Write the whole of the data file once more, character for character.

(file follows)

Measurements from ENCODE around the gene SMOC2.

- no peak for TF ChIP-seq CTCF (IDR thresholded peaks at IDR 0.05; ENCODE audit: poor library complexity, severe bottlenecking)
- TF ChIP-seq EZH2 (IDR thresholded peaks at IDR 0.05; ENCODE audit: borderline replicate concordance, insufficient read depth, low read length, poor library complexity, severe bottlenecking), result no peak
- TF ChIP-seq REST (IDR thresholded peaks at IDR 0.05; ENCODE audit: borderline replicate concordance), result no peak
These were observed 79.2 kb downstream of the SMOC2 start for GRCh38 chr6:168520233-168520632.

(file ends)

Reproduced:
Measurements from ENCODE around the gene SMOC2.

- no peak for TF ChIP-seq CTCF (IDR thresholded peaks at IDR 0.05; ENCODE audit: poor library complexity, severe bottlenecking)
- TF ChIP-seq EZH2 (IDR thresholded peaks at IDR 0.05; ENCODE audit: borderline replicate concordance, insufficient read depth, low read length, poor library complexity, severe bottlenecking), result no peak
- TF ChIP-seq REST (IDR thresholded peaks at IDR 0.05; ENCODE audit: borderline replicate concordance), result no peak
These were observed 79.2 kb downstream of the SMOC2 start for GRCh38 chr6:168520233-168520632.